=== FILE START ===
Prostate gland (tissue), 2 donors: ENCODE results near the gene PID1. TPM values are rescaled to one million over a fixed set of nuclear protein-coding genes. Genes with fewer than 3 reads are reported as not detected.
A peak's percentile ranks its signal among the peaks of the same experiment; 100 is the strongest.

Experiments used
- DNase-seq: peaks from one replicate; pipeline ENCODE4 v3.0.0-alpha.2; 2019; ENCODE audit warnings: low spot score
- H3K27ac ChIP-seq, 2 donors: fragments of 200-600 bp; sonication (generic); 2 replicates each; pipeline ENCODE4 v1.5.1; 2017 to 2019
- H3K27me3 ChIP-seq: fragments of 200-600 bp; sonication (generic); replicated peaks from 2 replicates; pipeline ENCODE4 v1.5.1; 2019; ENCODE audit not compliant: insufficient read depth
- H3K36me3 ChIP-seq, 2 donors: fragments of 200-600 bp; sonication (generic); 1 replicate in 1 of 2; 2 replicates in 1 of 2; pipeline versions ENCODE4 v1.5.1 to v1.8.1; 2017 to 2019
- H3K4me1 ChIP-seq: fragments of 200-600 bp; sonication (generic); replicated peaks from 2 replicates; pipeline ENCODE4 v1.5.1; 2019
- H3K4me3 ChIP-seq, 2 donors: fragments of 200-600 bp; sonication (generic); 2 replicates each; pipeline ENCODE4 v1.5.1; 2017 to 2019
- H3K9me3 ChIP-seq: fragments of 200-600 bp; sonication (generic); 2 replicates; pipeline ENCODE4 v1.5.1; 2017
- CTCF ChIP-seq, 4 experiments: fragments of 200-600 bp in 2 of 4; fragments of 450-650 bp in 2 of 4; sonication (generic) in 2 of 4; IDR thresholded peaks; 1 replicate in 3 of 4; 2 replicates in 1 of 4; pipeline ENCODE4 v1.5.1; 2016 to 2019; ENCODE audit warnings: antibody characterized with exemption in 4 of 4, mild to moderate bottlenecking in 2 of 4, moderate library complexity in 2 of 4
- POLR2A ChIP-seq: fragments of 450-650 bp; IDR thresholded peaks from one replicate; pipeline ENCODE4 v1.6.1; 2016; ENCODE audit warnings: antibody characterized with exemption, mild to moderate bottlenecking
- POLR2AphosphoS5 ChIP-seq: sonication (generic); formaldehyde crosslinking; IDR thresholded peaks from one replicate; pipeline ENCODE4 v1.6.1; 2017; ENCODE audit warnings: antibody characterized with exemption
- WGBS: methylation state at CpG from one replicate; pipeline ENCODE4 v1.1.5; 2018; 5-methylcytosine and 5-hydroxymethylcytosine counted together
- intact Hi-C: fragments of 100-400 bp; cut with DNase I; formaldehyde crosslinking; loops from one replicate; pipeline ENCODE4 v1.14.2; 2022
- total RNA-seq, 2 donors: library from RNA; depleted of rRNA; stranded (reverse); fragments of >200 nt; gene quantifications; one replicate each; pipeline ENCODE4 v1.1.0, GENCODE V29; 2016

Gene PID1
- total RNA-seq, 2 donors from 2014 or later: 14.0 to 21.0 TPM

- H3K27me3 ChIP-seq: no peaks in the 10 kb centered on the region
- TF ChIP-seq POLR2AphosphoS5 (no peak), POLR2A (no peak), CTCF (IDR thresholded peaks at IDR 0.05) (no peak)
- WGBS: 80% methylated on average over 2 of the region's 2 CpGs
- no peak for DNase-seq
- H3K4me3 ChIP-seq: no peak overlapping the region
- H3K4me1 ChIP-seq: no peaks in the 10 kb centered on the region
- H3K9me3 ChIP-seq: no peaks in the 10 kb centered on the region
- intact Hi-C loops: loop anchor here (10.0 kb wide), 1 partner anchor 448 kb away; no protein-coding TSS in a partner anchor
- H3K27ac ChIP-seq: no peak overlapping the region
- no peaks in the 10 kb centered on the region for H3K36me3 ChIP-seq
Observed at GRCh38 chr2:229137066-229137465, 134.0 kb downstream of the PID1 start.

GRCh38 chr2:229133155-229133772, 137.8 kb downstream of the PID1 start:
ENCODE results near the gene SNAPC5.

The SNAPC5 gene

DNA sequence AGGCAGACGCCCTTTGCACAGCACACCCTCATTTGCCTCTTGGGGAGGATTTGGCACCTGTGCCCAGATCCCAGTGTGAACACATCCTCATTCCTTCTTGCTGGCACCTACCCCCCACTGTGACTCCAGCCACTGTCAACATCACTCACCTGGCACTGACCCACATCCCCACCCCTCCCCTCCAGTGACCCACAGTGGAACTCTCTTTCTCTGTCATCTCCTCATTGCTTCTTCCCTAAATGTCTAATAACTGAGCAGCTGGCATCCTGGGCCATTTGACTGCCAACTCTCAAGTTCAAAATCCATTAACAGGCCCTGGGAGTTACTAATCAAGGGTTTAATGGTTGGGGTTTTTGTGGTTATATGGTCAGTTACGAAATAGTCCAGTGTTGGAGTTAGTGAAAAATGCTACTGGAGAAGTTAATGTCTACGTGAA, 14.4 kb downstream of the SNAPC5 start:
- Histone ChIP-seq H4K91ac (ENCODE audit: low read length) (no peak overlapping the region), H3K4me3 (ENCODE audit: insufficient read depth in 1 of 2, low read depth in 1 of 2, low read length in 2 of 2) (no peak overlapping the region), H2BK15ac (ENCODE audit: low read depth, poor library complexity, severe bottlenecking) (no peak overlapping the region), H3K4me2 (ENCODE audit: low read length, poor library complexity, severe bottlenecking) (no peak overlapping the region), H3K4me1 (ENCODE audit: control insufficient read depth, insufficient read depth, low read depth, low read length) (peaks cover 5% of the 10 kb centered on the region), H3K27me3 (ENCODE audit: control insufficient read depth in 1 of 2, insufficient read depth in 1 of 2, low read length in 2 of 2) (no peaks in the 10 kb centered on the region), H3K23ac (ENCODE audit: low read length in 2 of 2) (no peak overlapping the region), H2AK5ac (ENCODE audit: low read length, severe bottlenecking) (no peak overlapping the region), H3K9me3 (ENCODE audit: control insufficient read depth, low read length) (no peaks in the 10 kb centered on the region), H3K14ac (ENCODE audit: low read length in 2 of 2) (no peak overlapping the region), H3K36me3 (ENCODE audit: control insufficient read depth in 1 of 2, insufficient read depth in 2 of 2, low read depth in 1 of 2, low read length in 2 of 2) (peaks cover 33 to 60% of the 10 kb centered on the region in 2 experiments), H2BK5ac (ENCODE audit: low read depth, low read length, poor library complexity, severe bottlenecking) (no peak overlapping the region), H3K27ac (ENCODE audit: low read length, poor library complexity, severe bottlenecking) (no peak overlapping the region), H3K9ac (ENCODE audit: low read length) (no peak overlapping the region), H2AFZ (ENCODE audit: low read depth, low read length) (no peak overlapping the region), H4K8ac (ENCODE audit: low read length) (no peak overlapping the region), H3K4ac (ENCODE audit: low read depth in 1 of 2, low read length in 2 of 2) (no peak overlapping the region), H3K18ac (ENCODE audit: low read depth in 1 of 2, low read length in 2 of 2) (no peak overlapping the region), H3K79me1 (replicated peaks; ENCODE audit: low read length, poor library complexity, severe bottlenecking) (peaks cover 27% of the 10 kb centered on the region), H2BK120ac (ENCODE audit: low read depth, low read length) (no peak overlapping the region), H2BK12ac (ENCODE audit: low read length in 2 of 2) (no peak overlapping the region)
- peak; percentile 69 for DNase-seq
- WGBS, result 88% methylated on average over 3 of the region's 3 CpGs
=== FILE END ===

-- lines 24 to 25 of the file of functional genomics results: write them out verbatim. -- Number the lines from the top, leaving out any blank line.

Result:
- H3K4me1 ChIP-seq: no peaks in the 10 kb centered on the region
- H3K9me3 ChIP-seq: no peaks in the 10 kb centered on the region